Much to my surprise, Eileen suggested yesterday that we watch the Redskins v. Ravens exhibition preseason game on TV. She developed a Raven-fan interest when she was at Hopkins three autumns ago and was imbued with Baltimore Ravens enthusiasts all around her. I of course see plenty of that when I go to my office in Towson and back when I was in Upper Marlboro where one lawyer had her door filled with Ravens posters and stickers.
For someone who enjoys sports, I watch less than average numbers of pro football games. I like games where something major is at stake and all my loyalties in pro football have more or less faded. I abandoned the Giants years ago when they went bad for ages--following their brilliant choice of not hiring either of their two top assistants, Vince Lombardi or Tom Landry, as head coach. I loved the Raiders for their attitudes right through John Madden's time coaching them. And back when the local eleven was in contention, I was even caught up in the furor. Heck, my staff at the Court of Appeals asked to come in wearing Redskins regalia the day of the Super Bowl victory parade and of course, I agreed--and wore my own.
But for years the local eleven has been synonymous with moronic management and the Raiders had passed their time even when Al Davis was still alive. I've been drawn over the years to the Ravens because they had great defense with the touch of outlawry that the Raiders had. I've been lucky enough to attend games both in Oakland and Baltimore to see how fervent their fan bases are.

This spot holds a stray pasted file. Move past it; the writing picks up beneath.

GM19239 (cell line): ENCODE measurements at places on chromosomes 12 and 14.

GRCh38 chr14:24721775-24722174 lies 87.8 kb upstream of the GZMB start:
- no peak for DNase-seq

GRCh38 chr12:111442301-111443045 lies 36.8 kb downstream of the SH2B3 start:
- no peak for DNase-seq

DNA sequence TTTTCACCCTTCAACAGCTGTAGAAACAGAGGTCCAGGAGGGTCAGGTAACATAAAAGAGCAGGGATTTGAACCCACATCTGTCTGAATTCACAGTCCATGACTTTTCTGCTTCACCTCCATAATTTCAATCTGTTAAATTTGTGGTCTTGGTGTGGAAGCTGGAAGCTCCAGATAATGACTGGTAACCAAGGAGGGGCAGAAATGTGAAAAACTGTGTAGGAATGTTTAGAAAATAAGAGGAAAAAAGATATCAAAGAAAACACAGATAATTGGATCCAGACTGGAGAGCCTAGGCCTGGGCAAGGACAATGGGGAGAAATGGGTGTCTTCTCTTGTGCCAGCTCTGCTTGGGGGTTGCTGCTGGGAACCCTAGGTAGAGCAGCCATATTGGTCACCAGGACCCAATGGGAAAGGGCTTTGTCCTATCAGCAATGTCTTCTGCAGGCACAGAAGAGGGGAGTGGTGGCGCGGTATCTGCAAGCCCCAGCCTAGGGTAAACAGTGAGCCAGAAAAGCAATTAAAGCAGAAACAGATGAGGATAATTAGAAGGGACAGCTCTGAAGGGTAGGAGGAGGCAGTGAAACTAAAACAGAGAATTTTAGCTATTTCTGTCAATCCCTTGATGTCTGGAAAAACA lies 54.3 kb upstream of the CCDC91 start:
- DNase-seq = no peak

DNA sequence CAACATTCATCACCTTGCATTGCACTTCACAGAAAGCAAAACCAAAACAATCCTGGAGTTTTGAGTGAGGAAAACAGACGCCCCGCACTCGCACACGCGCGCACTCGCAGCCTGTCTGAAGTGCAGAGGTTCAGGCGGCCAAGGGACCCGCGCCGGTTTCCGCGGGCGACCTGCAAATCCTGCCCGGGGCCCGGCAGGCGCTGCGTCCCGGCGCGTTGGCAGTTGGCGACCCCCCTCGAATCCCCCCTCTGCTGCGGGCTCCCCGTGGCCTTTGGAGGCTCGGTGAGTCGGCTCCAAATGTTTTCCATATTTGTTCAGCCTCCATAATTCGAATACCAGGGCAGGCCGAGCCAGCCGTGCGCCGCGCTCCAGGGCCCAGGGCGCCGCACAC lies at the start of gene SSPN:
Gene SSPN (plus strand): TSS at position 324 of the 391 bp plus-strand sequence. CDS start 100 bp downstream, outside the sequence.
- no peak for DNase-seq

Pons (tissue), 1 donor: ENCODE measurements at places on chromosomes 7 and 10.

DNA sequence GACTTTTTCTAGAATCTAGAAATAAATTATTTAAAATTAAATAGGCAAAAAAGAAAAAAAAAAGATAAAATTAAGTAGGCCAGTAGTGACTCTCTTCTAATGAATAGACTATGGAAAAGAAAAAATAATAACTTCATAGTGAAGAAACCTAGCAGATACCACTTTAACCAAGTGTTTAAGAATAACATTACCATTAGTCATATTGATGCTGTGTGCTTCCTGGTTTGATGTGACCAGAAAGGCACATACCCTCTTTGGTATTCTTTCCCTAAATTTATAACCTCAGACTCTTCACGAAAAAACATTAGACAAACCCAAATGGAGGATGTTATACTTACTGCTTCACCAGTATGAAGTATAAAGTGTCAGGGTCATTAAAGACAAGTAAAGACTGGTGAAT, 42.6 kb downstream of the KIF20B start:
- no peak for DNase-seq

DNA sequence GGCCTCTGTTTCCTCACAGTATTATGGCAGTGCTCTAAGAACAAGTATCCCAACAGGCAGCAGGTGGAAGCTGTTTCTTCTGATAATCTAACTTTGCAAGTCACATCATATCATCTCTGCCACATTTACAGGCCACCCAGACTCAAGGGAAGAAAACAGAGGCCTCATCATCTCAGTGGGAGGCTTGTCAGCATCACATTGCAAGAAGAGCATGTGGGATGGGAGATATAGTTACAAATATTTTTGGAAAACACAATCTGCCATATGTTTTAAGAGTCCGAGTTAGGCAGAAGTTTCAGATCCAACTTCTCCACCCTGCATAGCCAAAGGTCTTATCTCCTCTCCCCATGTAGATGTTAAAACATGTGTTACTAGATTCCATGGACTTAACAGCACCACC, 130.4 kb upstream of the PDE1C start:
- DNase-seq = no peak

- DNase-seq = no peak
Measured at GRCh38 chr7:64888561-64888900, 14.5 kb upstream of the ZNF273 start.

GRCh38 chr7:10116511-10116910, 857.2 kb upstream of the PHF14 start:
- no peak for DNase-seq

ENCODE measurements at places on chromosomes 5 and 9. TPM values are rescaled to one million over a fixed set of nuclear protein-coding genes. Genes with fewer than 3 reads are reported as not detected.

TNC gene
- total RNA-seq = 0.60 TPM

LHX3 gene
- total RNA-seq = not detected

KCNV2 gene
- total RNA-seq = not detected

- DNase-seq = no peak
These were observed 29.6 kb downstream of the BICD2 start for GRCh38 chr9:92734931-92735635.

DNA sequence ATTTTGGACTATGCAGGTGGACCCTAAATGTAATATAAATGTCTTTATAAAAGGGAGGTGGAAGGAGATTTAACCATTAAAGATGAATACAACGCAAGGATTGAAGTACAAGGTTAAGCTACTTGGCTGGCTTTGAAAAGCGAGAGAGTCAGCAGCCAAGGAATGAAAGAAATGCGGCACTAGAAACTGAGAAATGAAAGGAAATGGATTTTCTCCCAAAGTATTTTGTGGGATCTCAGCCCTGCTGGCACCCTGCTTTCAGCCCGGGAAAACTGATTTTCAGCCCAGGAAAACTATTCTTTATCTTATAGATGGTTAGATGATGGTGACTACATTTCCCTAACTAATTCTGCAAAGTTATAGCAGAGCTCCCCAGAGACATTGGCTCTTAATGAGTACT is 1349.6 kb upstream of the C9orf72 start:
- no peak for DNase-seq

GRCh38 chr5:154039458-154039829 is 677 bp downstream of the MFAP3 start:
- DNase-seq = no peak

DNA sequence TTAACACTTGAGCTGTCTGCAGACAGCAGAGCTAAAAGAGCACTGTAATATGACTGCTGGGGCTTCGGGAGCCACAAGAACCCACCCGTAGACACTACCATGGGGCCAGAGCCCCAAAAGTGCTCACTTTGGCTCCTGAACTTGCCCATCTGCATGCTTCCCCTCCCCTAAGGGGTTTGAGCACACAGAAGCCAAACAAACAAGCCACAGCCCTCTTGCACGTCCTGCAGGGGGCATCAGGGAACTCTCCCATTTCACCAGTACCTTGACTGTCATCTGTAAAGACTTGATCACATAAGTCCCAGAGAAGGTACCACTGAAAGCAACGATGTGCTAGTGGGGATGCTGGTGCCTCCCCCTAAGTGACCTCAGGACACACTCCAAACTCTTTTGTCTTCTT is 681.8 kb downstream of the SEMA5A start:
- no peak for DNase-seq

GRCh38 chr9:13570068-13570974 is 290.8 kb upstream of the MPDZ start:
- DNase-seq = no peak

So last night I realized that as these were preseason games, they would have local commentators. The Redskins are carried by the local NBC outlet, with Joe Theisman as the play-by-play man and the Ravens were on a Baltimore ABC station I picked up on cable. I only recall that the ageless Stan White was the color man. We switched back and forth and it was like hearing two different games.
They would go nuts when their team made a good play and more or less ignore anything done by the opposing club. If an opposing player went down, it hardly merited mention. It all reminded me of the old days of local baseball announcers on radio especially--known as homers. Some great ones, like Vin Scully, still calling the Dodgers for the last century or so, remain real pros and don't give off the aura of home-team favoritism to any major degree.
But then there are true homers like the late Bob Prince of Pittsburgh. I'll always recall driving into Pittsburgh and trying to find KDKA, the famous station there that still carries the Pirates. Suddenly, I heard those tones blaring out of the car radio: "All right, our team is up." And that was Bob. Like Howard Cosell, he had started out as a lawyer. Once Howard had him on his short-lived show covering the world, Speaking of Everything, and in response to Howard's challenge that Bob was a homer, Bob just responded that he was no different from Howard's backing his team.
He meant the Mets and Howard went nuts: "Don't call them my team! I have totally disagreed with everything that team has done for the past blankety-blank years etc etc." But there were lots of announcers like Bob Prince. Johnny Most of the Celtics comes to mind. It was fun hearing that old home-time religion if only for a preseason game. Most homers get old really fast but for one night, it was a trip back into a different pre-ESPN sports world.